Academic journal article Medium Aevum

Adela of Blois: Countess and Lord (C.1067-1137)

Academic journal article Medium Aevum

Adela of Blois: Countess and Lord (C.1067-1137)

Article excerpt

Kimberly A. LoPrete, Adela of Blois: Countess and Lord (c.1067-1137) (Dublin: Four Courts Press, 2007). xxv + 663 pp. ISBN 1-85182-563-0. £65.00.

This is a long and densely written book, with a text of 438 pages, appendices amounting to 136 pages, and closely printed footnotes sometimes covering most of the page. When the author refers to it as a 'dense and seemingly sprawling monograph' the adverb strikes an apologetic, but unconvincing note. The subject of this monograph is Adela of Blois, the daughter of William the Conqueror and wife of Stephen-Henry, Count of Blois, Chartres, and Meaux, a theme treated by the author in previous articles and in her two-volume Ph.D. dissertation (which may explain the length of this book). What we are given is narrative history, rather than analytic, so detailed that the danger of losing sight of the wood for the trees is tacitly admitted, but only in part avoided by including a summary at the close of each chapter.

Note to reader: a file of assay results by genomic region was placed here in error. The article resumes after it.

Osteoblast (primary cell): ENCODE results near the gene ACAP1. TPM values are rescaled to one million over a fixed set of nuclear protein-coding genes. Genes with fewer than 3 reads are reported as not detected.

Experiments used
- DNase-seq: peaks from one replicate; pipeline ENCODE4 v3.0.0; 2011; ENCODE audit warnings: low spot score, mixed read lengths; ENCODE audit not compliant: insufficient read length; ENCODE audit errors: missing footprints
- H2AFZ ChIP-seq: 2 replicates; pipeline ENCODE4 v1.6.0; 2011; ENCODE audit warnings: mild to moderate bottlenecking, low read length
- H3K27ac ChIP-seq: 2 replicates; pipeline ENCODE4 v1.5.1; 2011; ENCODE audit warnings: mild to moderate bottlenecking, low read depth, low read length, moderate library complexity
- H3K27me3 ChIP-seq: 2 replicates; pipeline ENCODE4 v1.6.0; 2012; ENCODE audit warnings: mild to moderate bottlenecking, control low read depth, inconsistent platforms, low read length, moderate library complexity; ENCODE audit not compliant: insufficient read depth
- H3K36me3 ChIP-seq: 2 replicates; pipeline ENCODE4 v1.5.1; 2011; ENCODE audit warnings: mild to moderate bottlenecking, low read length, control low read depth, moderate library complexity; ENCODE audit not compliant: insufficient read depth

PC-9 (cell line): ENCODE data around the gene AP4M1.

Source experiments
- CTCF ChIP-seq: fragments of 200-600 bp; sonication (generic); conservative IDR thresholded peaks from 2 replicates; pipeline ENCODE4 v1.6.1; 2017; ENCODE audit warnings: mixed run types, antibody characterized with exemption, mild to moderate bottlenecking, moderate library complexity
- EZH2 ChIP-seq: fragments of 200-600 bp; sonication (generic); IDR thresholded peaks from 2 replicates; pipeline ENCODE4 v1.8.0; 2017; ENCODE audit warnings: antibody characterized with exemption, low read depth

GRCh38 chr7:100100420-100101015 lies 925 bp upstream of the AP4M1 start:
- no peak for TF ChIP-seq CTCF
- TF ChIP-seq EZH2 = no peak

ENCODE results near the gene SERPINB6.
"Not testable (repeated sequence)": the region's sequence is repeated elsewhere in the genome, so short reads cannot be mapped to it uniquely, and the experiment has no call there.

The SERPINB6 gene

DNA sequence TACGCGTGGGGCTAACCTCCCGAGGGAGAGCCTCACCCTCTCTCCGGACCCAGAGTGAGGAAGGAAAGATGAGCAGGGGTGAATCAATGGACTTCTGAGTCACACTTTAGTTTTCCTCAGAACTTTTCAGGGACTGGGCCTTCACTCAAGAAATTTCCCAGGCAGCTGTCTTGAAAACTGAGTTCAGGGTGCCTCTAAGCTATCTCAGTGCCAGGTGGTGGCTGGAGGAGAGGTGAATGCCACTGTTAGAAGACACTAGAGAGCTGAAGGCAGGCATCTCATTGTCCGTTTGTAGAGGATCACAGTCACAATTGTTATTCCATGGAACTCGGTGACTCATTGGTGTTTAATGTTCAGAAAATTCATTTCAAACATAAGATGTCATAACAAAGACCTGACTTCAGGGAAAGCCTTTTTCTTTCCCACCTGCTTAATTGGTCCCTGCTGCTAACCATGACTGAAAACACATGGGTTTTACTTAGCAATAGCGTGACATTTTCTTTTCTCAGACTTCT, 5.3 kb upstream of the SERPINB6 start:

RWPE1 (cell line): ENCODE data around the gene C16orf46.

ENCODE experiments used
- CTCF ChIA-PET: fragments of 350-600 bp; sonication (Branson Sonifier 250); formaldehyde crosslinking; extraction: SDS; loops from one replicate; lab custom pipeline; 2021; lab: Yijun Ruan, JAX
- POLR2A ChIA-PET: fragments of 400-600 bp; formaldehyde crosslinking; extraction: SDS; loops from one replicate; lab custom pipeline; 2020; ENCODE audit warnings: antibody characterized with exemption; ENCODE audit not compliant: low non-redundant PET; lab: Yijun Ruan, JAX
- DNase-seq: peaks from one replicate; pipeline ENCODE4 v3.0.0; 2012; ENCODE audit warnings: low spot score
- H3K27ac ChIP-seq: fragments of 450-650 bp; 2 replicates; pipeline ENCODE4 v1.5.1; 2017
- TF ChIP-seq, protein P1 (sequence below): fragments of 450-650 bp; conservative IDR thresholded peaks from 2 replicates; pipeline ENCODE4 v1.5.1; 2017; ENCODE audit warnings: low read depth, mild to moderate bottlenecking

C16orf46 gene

The author starts by observing that the written records on Adela are so rich that she has long fascinated historians and literary scholars. This abundance of sources concerning one woman, unusual in the Middle Ages, means that there is much information to be teased out of them, including charters, letters, histories, hagiography, and literature. In addition, Adela's activity is recounted by many of the most important authors of the early twelfth century, including figures such as Guibert de Nogent, Eadmer, William of Malmesbury, and Ordericus Vitalis. In tracing Adela's activity Kimberly A. LoPrete follows a largely biographical pattern, first up to Adela's marriage, then to what is termed her joint lordship with her husband, to her regency during his absence on two crusades, to her widowhood and final monastic retreat. What this 'revisionist' argument brings out is the fact that, contrary to the dominant marginalization of women in a patriarchal society, the practical needs of feudal society could at times lead to their being given a more active role and even degree of authority. This more differentiated view of the position of aristocratic women in the Middle Ages is much to be welcomed. …

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